Activision CEO Bobby Kotick says the company will step up the pace of World of Warcraft content releases to try to staunch the flow of departing subscribers.
You have no doubt heard by now that World of Warcraft shed a whopping 1.3 million users between January and March of this year and while the 8.3 million subscribers remaining represents the sort of user base that most MMO makers would kill for, it's a huge loss for the King of Kings. And although Activision CEO Bobby Kotick claimed he's not worried about the slide, he's nonetheless determined to do something about it.
"It's important to note that the nature of online games has changed, and with the environment becoming far more competitive, especially with free-to-play games," Kotick said in a first-quarter earnings call to investors. "To address this, we're working to release new content more frequently to keep our players engaged longer and make it easier for lapsed players to come back into the game. We believe in the long-term value of this franchise and will continue to commit substantial resources to World of Warcraft."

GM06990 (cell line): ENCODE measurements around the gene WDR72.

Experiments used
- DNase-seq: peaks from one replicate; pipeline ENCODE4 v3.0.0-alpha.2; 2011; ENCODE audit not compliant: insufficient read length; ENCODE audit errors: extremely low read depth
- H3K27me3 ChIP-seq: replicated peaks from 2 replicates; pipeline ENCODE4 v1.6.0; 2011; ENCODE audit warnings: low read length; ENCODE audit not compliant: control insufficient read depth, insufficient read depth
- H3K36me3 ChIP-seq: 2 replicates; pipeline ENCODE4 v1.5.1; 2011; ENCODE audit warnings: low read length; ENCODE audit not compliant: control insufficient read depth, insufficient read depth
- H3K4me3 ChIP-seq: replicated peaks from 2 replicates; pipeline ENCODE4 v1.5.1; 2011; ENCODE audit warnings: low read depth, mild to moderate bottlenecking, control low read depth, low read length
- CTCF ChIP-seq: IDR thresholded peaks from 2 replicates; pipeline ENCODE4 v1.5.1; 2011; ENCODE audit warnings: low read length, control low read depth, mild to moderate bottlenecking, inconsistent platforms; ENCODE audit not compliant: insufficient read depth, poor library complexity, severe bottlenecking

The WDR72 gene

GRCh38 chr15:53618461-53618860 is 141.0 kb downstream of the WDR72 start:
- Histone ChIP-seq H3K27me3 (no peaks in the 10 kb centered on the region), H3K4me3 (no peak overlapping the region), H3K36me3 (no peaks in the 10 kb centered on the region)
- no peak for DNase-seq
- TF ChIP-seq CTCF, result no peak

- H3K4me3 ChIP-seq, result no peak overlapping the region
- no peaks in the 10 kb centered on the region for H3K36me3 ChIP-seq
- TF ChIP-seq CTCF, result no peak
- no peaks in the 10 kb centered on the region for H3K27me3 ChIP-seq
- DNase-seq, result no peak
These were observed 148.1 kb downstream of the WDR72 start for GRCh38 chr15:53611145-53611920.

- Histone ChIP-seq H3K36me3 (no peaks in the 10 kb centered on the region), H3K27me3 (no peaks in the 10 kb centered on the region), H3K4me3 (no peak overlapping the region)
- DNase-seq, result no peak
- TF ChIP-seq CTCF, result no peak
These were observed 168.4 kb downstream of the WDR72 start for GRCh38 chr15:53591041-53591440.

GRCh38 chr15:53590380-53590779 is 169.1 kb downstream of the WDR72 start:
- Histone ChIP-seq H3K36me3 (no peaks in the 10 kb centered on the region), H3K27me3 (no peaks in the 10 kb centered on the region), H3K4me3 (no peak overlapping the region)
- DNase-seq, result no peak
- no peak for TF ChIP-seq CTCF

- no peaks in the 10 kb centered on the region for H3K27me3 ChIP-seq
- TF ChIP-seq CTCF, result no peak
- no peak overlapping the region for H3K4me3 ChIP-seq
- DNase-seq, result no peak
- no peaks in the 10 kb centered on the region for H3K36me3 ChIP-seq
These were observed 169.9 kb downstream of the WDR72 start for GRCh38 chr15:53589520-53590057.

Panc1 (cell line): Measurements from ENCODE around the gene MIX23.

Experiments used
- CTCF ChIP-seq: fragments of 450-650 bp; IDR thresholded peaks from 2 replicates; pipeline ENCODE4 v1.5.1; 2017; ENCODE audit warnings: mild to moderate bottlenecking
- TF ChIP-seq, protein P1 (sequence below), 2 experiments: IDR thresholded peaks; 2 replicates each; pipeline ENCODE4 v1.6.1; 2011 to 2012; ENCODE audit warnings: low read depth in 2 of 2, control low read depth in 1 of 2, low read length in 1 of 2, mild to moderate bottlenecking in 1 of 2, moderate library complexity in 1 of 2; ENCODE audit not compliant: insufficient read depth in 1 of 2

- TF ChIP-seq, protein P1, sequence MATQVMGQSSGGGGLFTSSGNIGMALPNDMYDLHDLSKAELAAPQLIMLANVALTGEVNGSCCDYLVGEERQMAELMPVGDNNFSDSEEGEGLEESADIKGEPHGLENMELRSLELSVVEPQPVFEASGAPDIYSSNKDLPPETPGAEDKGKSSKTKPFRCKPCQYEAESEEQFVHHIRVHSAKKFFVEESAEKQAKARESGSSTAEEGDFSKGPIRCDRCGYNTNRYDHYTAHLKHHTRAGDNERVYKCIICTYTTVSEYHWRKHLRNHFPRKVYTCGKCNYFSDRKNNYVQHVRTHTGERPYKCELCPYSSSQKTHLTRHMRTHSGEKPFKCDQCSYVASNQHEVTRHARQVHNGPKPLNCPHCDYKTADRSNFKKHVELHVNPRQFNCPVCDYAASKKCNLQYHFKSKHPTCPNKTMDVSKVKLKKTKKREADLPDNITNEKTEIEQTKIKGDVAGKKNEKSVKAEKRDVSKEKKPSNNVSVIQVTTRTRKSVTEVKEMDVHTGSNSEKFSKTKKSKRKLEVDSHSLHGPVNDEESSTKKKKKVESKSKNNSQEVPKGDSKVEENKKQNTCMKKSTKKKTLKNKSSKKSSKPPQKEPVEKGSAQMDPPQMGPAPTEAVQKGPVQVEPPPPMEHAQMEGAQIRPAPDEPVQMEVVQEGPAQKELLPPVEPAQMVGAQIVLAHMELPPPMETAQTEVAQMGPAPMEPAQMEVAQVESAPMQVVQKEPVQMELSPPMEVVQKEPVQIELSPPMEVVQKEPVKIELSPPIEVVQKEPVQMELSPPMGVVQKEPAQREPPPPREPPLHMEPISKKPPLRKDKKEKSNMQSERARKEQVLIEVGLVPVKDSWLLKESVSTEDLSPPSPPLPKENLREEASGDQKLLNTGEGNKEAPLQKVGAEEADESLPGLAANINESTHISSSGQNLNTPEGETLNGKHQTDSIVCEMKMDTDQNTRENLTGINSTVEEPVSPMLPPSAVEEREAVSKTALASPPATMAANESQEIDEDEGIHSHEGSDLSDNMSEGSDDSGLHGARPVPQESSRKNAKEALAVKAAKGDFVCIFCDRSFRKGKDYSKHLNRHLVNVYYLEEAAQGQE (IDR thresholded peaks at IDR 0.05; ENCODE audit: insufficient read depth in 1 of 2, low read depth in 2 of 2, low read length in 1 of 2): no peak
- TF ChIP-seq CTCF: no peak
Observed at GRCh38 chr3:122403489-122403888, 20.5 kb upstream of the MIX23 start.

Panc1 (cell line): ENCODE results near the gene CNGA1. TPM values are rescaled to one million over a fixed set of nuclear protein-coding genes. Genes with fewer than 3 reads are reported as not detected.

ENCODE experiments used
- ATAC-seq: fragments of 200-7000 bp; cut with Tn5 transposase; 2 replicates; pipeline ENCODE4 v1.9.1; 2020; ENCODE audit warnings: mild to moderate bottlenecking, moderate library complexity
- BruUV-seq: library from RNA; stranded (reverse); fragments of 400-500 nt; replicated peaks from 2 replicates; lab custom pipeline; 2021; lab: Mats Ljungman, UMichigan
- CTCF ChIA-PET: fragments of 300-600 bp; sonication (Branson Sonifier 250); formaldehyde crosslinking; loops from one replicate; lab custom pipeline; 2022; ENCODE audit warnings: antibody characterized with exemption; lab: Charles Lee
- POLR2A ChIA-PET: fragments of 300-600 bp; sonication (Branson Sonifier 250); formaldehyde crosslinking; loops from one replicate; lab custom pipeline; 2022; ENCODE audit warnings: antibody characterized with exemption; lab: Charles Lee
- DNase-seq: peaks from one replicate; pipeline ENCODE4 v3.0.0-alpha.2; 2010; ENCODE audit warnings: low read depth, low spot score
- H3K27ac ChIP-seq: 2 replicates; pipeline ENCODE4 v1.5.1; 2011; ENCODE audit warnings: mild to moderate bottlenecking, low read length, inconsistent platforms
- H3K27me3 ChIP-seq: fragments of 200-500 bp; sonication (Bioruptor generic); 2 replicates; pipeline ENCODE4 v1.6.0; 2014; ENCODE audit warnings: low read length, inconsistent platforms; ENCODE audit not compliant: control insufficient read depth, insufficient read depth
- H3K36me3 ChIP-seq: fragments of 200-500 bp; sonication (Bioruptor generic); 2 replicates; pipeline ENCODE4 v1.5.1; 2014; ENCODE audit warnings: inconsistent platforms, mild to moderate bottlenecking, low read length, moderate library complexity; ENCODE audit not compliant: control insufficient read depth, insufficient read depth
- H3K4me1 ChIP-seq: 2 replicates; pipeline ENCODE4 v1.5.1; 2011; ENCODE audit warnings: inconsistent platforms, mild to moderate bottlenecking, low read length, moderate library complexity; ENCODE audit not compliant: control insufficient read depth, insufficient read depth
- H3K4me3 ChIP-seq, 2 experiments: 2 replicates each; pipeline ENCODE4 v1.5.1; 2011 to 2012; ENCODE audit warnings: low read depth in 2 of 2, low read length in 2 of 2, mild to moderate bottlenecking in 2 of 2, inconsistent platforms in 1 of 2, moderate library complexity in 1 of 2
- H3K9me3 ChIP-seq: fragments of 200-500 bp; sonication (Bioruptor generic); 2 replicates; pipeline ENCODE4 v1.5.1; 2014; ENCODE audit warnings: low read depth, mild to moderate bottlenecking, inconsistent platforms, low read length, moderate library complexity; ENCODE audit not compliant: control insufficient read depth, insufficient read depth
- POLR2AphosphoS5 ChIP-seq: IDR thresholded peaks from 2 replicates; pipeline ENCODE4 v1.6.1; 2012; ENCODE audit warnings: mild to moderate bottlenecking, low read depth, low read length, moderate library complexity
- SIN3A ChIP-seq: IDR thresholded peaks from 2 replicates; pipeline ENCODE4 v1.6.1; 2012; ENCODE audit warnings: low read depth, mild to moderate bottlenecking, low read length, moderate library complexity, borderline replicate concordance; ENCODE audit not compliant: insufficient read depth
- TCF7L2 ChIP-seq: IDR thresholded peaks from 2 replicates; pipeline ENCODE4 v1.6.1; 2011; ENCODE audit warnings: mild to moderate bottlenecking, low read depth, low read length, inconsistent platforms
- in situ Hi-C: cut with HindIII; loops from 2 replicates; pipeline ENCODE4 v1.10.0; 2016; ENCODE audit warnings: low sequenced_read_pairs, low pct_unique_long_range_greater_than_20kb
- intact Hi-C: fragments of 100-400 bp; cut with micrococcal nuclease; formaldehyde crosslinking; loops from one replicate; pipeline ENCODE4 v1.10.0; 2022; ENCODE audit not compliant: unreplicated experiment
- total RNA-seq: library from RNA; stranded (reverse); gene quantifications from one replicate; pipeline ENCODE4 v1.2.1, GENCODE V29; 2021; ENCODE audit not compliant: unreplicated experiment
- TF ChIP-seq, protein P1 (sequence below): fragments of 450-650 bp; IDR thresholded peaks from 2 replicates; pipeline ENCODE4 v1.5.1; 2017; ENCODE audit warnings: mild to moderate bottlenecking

Blizzard President and CEO Mike Morhaime echoed Kotick's remarks about the increasingly competitive MMO market and the ongoing need to "invest in additional updates and improvements to continue to evolve the game," but he also talked about the need to grease the wheels for lapsed subscribers who might be thinking about a comeback.
"More specifically, we're examining ways we can ease the transition back into the game for returning players," he said. "We've always seen players come and go from World of Warcraft. Smoothing out that transitional period is something we're studying, as we adjust our approach to player behavior and preferences."
Despite World of Warcraft's slide, don't feel the need to shed too many tears for Blizzard just yet. Thanks primarily to the launch of StarCraft 2: Heart of the Swarm, Blizzard brought in $330 million in revenue over the first three months of 2013, a 31 percent increase over the first quarter of 2012, while it's operating income leaped by 52 percent to $135 million.
Source: Seeking Alpha